So today, 13 October, no Turkish boats have so far left Marmaris or Fethiye for Rhodes. The King Saron has left Rhodes on a day excursion for Marmaris though, but of course she’s Greek registered so not affected by any ban.
Confusingly, several Turkish-registered ferries/excursion boats have departed Bodrum for Kos this morning. So even the Turkish officials on the ground don’t know what they’re supposed to do. No wonder passengers are puzzled.
Then there’s the hydrofoil Flying Poseidon which is en route from Fethiye to Rhodes. MarineTraffic.com tells me she’s registered in Togo, of all places. So the ‘flag of convenience’ trick seems to be a possible workround for other ships next season.
Update – ferry crisis now resolved after talks at ministerial level between Greece and Turkey.
Followers of international news will know that President Erdogan of Turkey recently issued a decree banning Turkish-registered passenger vessels from sailing to Greece. There has been a great deal of confusion about what exactly is meant, which ships are covered, when the ban takes effect, and why he thinks it is necessary.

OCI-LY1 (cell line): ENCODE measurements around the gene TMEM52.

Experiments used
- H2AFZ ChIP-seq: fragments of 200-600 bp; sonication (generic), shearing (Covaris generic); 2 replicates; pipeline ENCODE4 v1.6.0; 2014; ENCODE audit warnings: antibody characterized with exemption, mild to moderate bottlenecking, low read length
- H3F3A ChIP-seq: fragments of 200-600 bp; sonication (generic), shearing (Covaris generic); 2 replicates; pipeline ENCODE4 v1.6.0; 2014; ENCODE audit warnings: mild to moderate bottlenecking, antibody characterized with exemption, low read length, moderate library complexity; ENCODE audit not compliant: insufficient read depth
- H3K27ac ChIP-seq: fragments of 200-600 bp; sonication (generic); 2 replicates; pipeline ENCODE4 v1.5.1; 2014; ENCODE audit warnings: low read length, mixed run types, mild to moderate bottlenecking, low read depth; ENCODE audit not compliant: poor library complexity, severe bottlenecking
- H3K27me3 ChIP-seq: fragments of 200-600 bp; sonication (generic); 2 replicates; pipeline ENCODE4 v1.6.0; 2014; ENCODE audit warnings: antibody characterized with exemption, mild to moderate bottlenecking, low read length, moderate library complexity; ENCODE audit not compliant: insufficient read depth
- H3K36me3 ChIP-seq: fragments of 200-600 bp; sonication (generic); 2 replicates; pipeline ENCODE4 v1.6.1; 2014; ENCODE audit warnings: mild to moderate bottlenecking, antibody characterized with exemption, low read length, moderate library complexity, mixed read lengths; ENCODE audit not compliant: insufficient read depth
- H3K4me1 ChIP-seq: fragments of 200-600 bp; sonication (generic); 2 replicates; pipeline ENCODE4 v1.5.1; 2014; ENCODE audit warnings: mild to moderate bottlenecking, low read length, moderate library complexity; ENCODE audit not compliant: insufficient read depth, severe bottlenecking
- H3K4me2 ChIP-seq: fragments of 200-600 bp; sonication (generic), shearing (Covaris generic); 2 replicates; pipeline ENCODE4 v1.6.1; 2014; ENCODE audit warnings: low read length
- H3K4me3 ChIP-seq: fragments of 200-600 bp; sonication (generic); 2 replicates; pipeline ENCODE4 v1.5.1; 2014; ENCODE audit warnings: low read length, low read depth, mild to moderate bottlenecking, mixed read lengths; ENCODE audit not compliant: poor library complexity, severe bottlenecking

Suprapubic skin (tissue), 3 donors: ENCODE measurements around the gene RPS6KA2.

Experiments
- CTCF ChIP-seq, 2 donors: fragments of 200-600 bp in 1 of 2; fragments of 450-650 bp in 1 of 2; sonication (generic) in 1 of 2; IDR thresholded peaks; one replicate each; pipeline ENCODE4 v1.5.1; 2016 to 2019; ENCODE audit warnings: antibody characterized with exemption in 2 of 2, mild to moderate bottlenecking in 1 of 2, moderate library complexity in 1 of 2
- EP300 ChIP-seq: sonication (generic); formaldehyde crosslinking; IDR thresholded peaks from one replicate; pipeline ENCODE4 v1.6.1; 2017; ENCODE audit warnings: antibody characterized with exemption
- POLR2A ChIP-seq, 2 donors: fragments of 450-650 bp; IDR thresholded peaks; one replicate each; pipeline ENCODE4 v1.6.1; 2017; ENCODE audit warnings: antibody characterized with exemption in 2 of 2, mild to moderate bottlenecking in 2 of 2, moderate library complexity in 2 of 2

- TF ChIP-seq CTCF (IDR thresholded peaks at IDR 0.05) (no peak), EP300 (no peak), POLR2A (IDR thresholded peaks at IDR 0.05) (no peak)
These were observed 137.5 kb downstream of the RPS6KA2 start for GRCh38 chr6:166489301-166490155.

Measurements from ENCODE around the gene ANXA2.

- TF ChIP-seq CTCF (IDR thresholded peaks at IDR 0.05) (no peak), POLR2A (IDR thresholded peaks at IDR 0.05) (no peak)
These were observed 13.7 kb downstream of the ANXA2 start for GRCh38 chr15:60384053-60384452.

It is claimed to be in retaliation for Greek seizures of 11 smallish commercial yachts for breaches of international regulations. The Turkish ban took effect on 25 September for commercial yachts (chartered yachts and gulets). It is supposed to start today (12 October) for larger cruise ships and passenger ferries. However, Turkish registered ferries have arrived today in both Rhodes and Kos, so maybe the implementation date is for sailings leaving after 12 October rather than on that date, or implementation has been suspended, or the shipping operators are ignoring the ban. We’ll see what happens tomorrow.
There’s not been a ban on Greek-registered passenger ships sailing to Turkey, (which would be against international law), or on people sailing on Turkish registered yachts they own themselves.
But I’d certainly avoid planning any kind of holiday that involves crossing between Turkey and Greece by sea for next year until things get clearer.
This comes in addition to the current spat between Turkey and the USA which involves the suspension of issuing visas to each other’s citizens. Visas already issued will be honoured.